Diseases Suppressed by COVID-19 Restrictions Reemerge in Peculiar Ways

The coronavirus pandemic besieged the world for more than two years, forcing countries around the globe to shut down and quarantine in a bid to halt the spread of the virus. Nearly two and a half years after authorities in Wuhan, China, reported the outbreak of a novel coronavirus, the world is starting to emerge from the pandemic.

Governments have been lifting lockdown restrictions and mask mandates for the past couple of months, allowing their residents to finally get out of their homes after months and months of isolation. However, the coronavirus pandemic and the subsequent lockdowns seem to have had a peculiar effect.

Other viruses and diseases that had been suppressed by COVID-19 social restrictions are re-emerging in strange and unusual ways. Health experts opine that limited exposure and reduced immunity to infectious diseases due to social restrictions may have increased society’s vulnerability to novel disease outbreaks. This includes the respiratory syncytial virus, influenza, tuberculosis, adenovirus and even monkeypox.

For instance, the United States had extremely mild winter flu seasons in 2020 and 2021 in terms of hospital admissions and deaths. But as COVID-19 restrictions reduce, seasonal influenza cases started to rise. By the time spring and summer rolled around, influenza cases were at an all-time high. Yale-New Haven Hospital’s associate medical director for infection prevention states that it is extremely rare for a flu season to extend into June in the U.S. and that COVID-19 played a role. With people out and about after months of self-isolation and mask wearing, he said that viruses are now behaving in odd ways we haven’t seen before.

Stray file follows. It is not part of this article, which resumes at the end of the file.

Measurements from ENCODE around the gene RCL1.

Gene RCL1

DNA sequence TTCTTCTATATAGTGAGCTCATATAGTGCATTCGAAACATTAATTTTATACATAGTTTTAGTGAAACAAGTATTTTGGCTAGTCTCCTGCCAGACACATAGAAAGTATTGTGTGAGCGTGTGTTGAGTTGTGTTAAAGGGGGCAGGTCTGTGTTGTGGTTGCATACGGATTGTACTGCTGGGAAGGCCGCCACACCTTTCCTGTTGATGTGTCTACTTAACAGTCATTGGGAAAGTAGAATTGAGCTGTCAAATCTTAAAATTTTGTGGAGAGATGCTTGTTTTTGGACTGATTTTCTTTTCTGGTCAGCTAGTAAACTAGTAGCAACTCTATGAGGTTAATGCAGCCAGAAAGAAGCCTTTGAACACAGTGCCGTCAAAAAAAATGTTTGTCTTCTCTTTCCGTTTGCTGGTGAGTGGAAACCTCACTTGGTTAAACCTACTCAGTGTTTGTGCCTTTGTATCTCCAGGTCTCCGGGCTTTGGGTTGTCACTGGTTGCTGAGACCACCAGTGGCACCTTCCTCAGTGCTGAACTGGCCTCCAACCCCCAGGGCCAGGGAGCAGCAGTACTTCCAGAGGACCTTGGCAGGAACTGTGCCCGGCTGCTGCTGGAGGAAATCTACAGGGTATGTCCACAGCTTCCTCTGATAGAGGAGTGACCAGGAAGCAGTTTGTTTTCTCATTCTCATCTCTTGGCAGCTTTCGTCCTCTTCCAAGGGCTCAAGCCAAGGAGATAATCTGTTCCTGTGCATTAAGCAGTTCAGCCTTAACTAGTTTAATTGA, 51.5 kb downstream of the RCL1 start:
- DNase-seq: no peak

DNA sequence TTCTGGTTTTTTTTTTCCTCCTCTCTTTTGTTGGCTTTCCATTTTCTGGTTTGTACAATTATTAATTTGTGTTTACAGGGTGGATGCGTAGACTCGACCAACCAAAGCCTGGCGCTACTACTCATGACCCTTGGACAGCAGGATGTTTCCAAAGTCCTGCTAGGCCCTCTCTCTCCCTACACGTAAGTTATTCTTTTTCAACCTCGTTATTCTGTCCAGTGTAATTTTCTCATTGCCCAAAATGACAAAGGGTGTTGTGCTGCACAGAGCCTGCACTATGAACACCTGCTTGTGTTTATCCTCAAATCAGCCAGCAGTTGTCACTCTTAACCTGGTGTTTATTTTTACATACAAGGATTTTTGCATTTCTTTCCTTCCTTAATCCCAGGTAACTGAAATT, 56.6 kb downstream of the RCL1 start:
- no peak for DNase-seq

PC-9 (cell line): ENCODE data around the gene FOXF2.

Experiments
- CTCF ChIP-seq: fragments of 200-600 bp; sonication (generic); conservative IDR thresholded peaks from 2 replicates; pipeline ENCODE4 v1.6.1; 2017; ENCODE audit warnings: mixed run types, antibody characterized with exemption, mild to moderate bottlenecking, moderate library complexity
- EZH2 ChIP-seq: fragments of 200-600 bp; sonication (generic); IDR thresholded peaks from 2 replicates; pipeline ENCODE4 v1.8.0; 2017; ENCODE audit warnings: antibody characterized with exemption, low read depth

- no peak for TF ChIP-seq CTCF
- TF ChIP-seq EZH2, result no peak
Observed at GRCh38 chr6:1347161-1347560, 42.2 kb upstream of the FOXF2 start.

Aside from the common cold, there has also been an uptick in the respiratory syncytial virus during the summer in the U.S., Japan and Europe, even though the virus is more common in the winter.

Early this year, an outbreak of adenovirus 41 is thought to have been the cause of a mysterious and acute liver disease in children. Over in Washington State, hospitals have been dealing with the worst tuberculosis flare-up since the late 1990s. Not to mention the recent monkeypox outbreak in the West. Despite this rare viral infection being endemic to Central and West Africa, there are now more than 1,000 confirmed and suspected cases in 29 countries where the virus is not endemic.

The U.S. is currently grappling with two genetically distinct variants of the monkeypox virus. The World Health Organization posits that the virus may have been circulating undetected for months or even years in society.

These reemerging viral infections make a strong case justifying why entities such as AREV Life Sciences Global Corp. (CSE: AREV) (OTC: AREVF) continue to invest heavily into discovery programs aimed at finding clinical solutions to any complexities that are caused by various viral diseases.

NOTE TO INVESTORS: The latest news and updates relating to AREV Life Sciences Global Corp. (CSE: AREV) (OTC: AREVF) are available in the company’s newsroom at https://ibn.fm/AREVF

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